Oli Larkin's pMix 0.7 Download of the Month

Oli Larkin pMix 0.7 Download of the Month profiled in Electronic Musician March 2009 issue
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PMix (olilarkin.co.uk; donationware), short for “preset mixer,” lets you graphically morph between presets for as many as four VST effects plug-ins arranged in series or parallel. Support for virtual instruments and AU is planned for a future release. PMix is a standalone application that accepts real-time audio input, making it a great live-performance tool. But you can use its built-in player and recorder to process audio files, and you can link pMix to your DAW for OSC and MIDI control and for audio I/O using ReWire or a third-part routing utility such as Cycling '74 Soundflower.

You start by selecting plug-ins for one or more of the four layers, and pMix is as useful for one plug-in as it is for several. You then create plug-in setups by selecting from the menu of factory presets, using the plug-in's GUI, or clicking on pMix's Random button. You add setups you like to a 2-D morphing window called the iSpace, where they are represented by circles that are color coded by layer. Dragging a layer's cursor around the iSpace morphs between plug-in settings based on the cursor's proximity to each circle. You select which parameters are affected by morphing, but pMix remembers all settings, letting you add or remove parameters from the morphing list after the fact. You can morph each layer separately or link them so that one cursor morphs all layers. Freehand or breakpoint automation curves affect the selected layer or all layers if they are linked. MIDI and OSC control of morphing is also supported.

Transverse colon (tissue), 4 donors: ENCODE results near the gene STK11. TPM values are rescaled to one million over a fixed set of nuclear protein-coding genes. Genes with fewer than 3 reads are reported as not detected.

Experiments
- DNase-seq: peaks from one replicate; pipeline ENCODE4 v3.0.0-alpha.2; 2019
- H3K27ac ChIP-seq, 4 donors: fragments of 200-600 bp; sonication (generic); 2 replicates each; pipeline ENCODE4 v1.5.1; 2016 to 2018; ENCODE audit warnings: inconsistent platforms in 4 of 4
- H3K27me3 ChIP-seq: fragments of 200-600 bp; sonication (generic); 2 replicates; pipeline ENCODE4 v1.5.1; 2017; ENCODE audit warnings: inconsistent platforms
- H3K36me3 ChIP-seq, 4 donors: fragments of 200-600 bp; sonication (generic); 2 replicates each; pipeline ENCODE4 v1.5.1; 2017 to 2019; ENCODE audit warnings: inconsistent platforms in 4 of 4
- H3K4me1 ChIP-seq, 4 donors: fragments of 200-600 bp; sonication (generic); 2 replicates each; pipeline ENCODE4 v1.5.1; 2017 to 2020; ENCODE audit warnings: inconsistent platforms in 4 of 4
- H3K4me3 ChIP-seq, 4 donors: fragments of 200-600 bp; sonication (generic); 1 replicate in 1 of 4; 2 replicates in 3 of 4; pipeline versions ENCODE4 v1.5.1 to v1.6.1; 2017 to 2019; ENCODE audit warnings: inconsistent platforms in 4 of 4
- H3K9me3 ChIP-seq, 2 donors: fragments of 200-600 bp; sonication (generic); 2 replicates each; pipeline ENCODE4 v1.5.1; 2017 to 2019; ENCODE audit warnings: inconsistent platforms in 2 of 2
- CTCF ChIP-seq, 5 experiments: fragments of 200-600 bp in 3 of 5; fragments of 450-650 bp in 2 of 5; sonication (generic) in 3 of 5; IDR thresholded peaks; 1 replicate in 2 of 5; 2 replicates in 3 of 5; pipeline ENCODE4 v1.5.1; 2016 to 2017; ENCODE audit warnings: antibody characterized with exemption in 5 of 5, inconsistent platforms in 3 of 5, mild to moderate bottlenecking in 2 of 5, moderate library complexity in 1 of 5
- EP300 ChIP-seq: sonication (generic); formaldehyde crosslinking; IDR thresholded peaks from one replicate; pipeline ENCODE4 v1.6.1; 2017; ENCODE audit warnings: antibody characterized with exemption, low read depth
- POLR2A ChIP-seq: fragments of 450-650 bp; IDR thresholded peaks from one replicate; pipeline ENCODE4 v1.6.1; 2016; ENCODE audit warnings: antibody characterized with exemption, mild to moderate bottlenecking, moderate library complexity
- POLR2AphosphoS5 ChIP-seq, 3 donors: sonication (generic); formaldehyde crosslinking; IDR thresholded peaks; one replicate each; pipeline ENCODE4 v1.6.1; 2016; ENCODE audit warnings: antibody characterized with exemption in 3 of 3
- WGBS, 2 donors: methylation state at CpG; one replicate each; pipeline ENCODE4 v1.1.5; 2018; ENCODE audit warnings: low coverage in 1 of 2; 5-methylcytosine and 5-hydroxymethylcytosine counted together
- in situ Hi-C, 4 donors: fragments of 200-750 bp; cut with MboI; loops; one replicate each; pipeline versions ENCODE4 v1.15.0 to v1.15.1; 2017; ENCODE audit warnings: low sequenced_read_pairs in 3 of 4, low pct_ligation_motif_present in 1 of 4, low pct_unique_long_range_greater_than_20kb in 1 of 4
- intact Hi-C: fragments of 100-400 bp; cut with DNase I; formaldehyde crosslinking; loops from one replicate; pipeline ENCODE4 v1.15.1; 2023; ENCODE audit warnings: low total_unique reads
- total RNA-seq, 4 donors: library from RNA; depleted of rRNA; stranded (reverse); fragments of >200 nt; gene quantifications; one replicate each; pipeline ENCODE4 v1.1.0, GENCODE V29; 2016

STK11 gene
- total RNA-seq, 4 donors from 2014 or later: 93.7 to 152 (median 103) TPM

PMix is great for simply controlling the wet/dry mix of several plug-ins — a filter, a feedback delay, and a reverb in series, for example (see Web Clip 1). Alternatively, you can completely mangle audio by radically morphing parameters such as delay time and feedback, filter resonance, pitch-shift, ring or FM modulation, and so on (see Web Clip 2). Grab pMix for effects automation that goes beyond linking up a few MIDI controllers, and you'll never look back.